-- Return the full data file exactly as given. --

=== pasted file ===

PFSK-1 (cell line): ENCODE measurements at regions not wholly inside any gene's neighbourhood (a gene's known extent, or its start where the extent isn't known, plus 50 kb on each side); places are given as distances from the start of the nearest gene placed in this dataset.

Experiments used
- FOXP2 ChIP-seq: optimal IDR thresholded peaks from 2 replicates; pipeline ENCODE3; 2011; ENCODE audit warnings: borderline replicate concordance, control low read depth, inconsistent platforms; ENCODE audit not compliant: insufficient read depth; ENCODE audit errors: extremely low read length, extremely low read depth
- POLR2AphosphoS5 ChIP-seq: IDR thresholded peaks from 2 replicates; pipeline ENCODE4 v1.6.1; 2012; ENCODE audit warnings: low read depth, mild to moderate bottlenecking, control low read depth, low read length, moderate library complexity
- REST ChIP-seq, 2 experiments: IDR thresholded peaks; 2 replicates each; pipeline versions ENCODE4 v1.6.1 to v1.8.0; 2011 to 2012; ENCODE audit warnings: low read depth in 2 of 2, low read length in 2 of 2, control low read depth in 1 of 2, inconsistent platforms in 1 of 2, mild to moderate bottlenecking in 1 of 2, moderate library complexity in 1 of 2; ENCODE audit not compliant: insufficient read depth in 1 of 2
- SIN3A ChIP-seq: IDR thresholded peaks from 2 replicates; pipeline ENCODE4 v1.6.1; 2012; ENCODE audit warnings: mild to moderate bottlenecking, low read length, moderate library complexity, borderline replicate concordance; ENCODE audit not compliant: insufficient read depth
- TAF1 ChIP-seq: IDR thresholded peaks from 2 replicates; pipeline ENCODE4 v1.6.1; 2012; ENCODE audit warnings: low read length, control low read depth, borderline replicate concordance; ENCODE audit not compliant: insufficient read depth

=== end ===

PFSK-1 (cell line): ENCODE measurements at regions not wholly inside any gene's neighbourhood (a gene's known extent, or its start where the extent isn't known, plus 50 kb on each side); places are given as distances from the start of the nearest gene placed in this dataset.

Experiments used
- FOXP2 ChIP-seq: optimal IDR thresholded peaks from 2 replicates; pipeline ENCODE3; 2011; ENCODE audit warnings: borderline replicate concordance, control low read depth, inconsistent platforms; ENCODE audit not compliant: insufficient read depth; ENCODE audit errors: extremely low read length, extremely low read depth
- POLR2AphosphoS5 ChIP-seq: IDR thresholded peaks from 2 replicates; pipeline ENCODE4 v1.6.1; 2012; ENCODE audit warnings: low read depth, mild to moderate bottlenecking, control low read depth, low read length, moderate library complexity
- REST ChIP-seq, 2 experiments: IDR thresholded peaks; 2 replicates each; pipeline versions ENCODE4 v1.6.1 to v1.8.0; 2011 to 2012; ENCODE audit warnings: low read depth in 2 of 2, low read length in 2 of 2, control low read depth in 1 of 2, inconsistent platforms in 1 of 2, mild to moderate bottlenecking in 1 of 2, moderate library complexity in 1 of 2; ENCODE audit not compliant: insufficient read depth in 1 of 2
- SIN3A ChIP-seq: IDR thresholded peaks from 2 replicates; pipeline ENCODE4 v1.6.1; 2012; ENCODE audit warnings: mild to moderate bottlenecking, low read length, moderate library complexity, borderline replicate concordance; ENCODE audit not compliant: insufficient read depth
- TAF1 ChIP-seq: IDR thresholded peaks from 2 replicates; pipeline ENCODE4 v1.6.1; 2012; ENCODE audit warnings: low read length, control low read depth, borderline replicate concordance; ENCODE audit not compliant: insufficient read depth